-- Antoine de Saint-Exupery
"A designer knows he has reached perfection not when there is nothing left to add, but when there is nothing left to take away."
-- Antoine de Saint-Exupery
The death of the B movie came slowly and quietly and was barely mourned. From its ashes rose the phoenix of independent film (obviously as a technical term, there had always been independent film, but as a genre term, interchangeable with "arthouse film" is what I mean here). Almost the polar opposite of B movies, independent film, by and large, is meant to provoke thought; to perhaps not leave you thinking about the events that transpired on screen, but about the ideas and feelings they left you with. Where B movies were completely about entertainment for the time the projector was rolling, independent film is all about resonating the most and longest after you've left the theater. It is the Filet Mignon to the B movie's potato chip. Apart from directors like Robert Rodriguez whose simultaneous mastery of and insistence on producing B movies is impressive, almost all the low-budget pictures now are much more artistic affairs than the sort that Roger Corman produced. While the definition of a B movie still technically holds true for most independent movies based on their budgets, the subject matter of monsters and superheroes have crossed over to the major studios. Movies like Godzilla now cost $165 million, significantly more than a man in a rubber suit, while the heady, sophisticated plots that used to be reserved for studio fare like North by Northwest are now much more the domain of independent filmmakers save the occasional Inception or Solaris.
Studios realized - thanks to movies like Jaws and Star Wars - that the only thing stopping creature features and campy sci-fi from being mainstream hits was their typical-at-the-time shoestring budgets. In just four years, from 1976 to 1980, the average movie budget more than doubled from $4 million to $8.5 million (today it stands at about $65 million). Suddenly, nobody wanted to see the low budget fare that independent film had thrived on. The industry responded by shifting, becoming something of a creative proving ground for filmmakers to earn their stripes. Nowadays, filmmakers like Christopher Nolan have to make Memento before they're able to make Batman Begins, while some filmmakers just reap the benefits the larger budgets offer while still staying true to the type of movie that got them success, for instance, the Coen brothers with Blood Simple featuring many of the elements later found in Fargo or No Country for Old Men. What this has resulted in is a distilling of thought-provoking movies down to their most basic elements. Even North by Northwest had its crop duster scene, but now filmmakers have to make due with shoestring budgets and cannot afford that sort of action sequence (with exceptions like the $500,000 Monsters, a much better movie than its title belies).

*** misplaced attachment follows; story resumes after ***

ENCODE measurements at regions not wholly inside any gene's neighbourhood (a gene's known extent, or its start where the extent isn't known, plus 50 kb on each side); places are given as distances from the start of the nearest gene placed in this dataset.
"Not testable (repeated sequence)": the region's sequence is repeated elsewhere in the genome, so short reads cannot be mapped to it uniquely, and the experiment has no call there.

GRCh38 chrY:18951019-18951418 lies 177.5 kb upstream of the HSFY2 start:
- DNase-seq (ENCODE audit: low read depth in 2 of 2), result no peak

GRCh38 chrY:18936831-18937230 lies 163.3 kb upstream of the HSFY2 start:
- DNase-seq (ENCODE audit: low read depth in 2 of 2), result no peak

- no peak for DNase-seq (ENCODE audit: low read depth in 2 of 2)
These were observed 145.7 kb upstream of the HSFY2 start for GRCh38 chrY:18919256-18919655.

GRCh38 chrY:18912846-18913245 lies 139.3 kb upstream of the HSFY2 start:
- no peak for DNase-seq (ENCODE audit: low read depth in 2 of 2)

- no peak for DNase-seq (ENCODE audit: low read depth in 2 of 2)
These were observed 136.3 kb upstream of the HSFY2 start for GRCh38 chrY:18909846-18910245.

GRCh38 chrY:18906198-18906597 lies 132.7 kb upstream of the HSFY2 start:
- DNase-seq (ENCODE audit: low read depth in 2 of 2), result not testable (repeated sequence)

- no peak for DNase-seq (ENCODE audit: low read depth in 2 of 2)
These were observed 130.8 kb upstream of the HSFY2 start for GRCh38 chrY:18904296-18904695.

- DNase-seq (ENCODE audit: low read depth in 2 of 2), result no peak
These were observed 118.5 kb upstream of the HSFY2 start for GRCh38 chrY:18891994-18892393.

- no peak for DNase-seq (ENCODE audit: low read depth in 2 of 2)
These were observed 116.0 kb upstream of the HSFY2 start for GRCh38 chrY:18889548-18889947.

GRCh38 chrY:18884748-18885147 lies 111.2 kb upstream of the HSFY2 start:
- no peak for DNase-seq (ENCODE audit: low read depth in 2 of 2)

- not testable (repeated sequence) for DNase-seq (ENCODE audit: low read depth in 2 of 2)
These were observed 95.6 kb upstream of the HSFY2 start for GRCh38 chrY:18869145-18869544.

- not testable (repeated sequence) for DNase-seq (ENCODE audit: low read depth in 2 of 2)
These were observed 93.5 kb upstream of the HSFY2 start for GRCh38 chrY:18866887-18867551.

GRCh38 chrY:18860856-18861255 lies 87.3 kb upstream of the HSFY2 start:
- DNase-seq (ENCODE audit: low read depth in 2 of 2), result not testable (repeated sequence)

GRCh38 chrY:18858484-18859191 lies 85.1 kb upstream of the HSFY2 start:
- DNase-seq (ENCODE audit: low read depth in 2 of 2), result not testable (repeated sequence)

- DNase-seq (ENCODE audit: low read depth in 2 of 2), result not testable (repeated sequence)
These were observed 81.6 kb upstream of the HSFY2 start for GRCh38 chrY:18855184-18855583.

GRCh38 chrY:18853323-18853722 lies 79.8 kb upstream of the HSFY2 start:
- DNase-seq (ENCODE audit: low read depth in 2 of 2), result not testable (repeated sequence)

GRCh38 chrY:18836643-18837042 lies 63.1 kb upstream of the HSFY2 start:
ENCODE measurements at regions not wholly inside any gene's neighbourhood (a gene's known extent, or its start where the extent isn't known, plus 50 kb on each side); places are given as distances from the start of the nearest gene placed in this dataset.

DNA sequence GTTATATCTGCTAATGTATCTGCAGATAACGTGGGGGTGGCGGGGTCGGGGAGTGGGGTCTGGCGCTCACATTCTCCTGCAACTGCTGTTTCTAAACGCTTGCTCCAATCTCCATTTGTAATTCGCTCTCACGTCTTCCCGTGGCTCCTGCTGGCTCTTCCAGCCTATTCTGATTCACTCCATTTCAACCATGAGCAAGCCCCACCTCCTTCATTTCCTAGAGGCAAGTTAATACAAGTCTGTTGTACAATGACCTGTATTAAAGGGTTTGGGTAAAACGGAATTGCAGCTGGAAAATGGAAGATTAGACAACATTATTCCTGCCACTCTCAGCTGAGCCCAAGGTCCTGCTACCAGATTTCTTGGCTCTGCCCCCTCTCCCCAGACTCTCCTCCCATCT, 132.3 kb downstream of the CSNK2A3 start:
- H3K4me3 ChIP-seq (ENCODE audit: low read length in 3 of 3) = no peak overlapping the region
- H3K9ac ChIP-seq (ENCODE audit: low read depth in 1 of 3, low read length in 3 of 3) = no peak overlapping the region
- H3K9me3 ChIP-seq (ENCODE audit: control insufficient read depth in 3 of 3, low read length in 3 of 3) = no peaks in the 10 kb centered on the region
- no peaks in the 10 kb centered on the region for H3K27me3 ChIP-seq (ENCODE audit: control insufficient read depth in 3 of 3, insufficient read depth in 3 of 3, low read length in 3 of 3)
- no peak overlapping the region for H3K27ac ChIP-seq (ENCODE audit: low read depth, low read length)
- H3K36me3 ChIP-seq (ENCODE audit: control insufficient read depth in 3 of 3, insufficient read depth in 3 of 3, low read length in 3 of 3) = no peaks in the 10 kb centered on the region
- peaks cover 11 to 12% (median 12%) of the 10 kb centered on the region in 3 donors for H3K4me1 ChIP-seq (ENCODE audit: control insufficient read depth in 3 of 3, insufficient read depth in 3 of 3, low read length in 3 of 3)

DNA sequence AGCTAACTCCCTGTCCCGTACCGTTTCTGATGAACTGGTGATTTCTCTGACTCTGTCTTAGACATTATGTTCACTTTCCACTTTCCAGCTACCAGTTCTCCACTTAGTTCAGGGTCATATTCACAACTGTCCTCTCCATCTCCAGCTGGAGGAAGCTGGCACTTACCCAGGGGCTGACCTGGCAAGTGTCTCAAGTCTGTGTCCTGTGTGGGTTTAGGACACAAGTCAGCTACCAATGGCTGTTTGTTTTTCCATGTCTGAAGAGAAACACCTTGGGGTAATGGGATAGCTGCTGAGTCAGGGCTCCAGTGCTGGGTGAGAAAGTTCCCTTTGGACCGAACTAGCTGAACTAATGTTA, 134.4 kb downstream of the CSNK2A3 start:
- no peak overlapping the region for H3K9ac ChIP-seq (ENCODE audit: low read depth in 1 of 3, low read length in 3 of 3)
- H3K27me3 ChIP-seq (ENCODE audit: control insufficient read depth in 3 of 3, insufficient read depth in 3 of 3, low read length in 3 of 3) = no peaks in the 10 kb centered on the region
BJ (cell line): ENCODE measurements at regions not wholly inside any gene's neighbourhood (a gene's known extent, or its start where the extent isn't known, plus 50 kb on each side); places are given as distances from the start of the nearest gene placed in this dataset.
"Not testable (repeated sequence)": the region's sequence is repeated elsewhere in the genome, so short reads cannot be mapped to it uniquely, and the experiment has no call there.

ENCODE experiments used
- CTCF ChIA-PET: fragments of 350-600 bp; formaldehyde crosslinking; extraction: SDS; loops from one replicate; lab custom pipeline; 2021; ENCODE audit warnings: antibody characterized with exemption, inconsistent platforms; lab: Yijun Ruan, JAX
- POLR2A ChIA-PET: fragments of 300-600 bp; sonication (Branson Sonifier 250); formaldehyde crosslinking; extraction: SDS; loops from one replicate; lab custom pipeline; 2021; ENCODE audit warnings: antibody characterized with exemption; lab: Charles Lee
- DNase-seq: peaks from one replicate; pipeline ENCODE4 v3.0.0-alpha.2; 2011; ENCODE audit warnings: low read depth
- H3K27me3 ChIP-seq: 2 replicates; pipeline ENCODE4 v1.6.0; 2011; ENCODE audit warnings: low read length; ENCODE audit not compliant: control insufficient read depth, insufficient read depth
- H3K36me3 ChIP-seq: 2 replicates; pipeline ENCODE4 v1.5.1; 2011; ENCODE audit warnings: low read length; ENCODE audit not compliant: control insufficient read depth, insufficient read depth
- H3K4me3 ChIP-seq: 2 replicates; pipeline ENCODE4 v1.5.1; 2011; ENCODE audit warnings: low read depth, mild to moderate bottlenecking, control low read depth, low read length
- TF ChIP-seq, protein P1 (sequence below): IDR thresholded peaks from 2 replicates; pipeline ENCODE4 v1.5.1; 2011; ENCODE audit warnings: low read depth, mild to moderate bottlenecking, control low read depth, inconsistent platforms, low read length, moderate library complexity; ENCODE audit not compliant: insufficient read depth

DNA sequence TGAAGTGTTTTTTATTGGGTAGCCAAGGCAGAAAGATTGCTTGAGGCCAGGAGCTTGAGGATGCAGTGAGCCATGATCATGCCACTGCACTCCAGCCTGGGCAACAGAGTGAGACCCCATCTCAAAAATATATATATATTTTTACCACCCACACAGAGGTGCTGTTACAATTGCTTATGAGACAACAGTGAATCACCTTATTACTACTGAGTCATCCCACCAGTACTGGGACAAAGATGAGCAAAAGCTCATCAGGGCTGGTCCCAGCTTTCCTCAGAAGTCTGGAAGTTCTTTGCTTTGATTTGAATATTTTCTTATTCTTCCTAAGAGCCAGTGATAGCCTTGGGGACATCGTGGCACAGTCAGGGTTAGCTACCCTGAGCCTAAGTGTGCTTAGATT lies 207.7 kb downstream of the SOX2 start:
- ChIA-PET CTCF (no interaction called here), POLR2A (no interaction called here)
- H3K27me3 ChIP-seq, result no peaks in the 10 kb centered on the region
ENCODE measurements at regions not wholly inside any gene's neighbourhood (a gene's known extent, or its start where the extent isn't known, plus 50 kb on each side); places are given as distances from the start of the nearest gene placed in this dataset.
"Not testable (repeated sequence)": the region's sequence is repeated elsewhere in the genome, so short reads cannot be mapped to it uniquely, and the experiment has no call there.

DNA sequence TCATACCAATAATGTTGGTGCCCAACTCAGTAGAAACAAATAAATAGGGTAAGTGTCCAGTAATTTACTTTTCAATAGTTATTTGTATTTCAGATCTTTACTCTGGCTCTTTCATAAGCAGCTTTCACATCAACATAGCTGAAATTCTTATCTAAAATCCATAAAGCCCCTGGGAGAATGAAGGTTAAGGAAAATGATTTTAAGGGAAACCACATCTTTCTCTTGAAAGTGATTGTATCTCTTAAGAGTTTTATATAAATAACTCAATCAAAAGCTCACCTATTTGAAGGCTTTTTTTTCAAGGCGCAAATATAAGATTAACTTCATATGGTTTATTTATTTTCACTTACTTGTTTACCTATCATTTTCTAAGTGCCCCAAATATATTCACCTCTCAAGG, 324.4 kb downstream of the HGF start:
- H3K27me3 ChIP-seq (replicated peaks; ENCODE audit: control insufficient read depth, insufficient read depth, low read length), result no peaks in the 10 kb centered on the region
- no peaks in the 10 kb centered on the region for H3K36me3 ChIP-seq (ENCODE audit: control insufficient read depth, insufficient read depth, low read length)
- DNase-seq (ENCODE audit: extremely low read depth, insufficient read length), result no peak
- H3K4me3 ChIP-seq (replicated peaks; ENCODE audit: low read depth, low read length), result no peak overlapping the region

This has created a sort of arms race with only the highest of the high concepts as the victors. It is a genre unique enough to almost be as separate from movies as television. Primer is so notoriously obscure that fairly complex diagrams are almost a necessity to understand its plot (I'm not being facetious). Another Earth uses its sci-fi concept - the discovery of a planet identical to Earth right down to its inhabitants - only as the backdrop for the compelling story of two very damaged people and their relationship, and returns to it just for the haunting conclusion. The point of this Rant is less of my normal soapboxing, and more of a Public Service Announcement. Find out where your closest arthouse theater is. Pay attention to its offerings and patronize it at least once a year (not during Oscar-season, when mainstream fare parading as independent like Dallas Buyer's Club is shown so they can keep the lights on). Odds are, if you choose wisely (not hard to do, given critical aggregate sites like Rotten Tomatoes and Metacritic), you'll see an up-and-coming filmmaker at their most genuinely creative. Before they have to listen to studio executives and test audiences, when they can put their mental image onto the screen as faithfully as their meager budget allows. Mentioning Monsters and Godzilla in the same article was no coincidence: they're both directed by Gareth Edwards. Only now, if you've seen his independent ticket into Hollywood, you'll feel like a member of some secret club when you see similar flourishes on the screen in blockbuster glory.